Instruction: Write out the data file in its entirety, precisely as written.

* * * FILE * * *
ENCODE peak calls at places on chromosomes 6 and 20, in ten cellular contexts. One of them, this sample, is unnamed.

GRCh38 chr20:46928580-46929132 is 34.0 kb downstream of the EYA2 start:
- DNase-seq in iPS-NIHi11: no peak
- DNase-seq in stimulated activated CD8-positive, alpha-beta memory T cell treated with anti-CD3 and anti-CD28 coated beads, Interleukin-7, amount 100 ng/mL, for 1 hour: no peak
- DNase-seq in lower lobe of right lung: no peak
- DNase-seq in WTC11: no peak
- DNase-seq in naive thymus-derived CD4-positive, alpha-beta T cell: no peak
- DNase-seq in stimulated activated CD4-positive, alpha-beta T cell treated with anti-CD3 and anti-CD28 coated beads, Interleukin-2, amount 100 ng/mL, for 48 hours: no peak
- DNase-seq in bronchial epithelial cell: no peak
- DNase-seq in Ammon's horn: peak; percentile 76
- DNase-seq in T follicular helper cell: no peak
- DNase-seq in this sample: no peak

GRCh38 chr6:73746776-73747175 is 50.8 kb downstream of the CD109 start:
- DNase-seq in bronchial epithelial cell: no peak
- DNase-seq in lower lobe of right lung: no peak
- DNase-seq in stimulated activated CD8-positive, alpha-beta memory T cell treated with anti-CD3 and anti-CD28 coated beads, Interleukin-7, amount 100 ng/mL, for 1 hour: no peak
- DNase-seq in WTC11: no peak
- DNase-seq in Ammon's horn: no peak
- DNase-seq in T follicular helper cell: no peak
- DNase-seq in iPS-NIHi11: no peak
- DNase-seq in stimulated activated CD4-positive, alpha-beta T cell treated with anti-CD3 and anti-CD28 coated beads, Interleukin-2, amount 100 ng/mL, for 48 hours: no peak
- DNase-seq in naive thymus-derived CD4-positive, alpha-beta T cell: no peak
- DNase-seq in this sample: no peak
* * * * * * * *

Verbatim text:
ENCODE peak calls at places on chromosomes 6 and 20, in ten cellular contexts. One of them, this sample, is unnamed.

GRCh38 chr20:46928580-46929132 is 34.0 kb downstream of the EYA2 start:
- DNase-seq in iPS-NIHi11: no peak
- DNase-seq in stimulated activated CD8-positive, alpha-beta memory T cell treated with anti-CD3 and anti-CD28 coated beads, Interleukin-7, amount 100 ng/mL, for 1 hour: no peak
- DNase-seq in lower lobe of right lung: no peak
- DNase-seq in WTC11: no peak
- DNase-seq in naive thymus-derived CD4-positive, alpha-beta T cell: no peak
- DNase-seq in stimulated activated CD4-positive, alpha-beta T cell treated with anti-CD3 and anti-CD28 coated beads, Interleukin-2, amount 100 ng/mL, for 48 hours: no peak
- DNase-seq in bronchial epithelial cell: no peak
- DNase-seq in Ammon's horn: peak; percentile 76
- DNase-seq in T follicular helper cell: no peak
- DNase-seq in this sample: no peak

GRCh38 chr6:73746776-73747175 is 50.8 kb downstream of the CD109 start:
- DNase-seq in bronchial epithelial cell: no peak
- DNase-seq in lower lobe of right lung: no peak
- DNase-seq in stimulated activated CD8-positive, alpha-beta memory T cell treated with anti-CD3 and anti-CD28 coated beads, Interleukin-7, amount 100 ng/mL, for 1 hour: no peak
- DNase-seq in WTC11: no peak
- DNase-seq in Ammon's horn: no peak
- DNase-seq in T follicular helper cell: no peak
- DNase-seq in iPS-NIHi11: no peak
- DNase-seq in stimulated activated CD4-positive, alpha-beta T cell treated with anti-CD3 and anti-CD28 coated beads, Interleukin-2, amount 100 ng/mL, for 48 hours: no peak
- DNase-seq in naive thymus-derived CD4-positive, alpha-beta T cell: no peak
- DNase-seq in this sample: no peak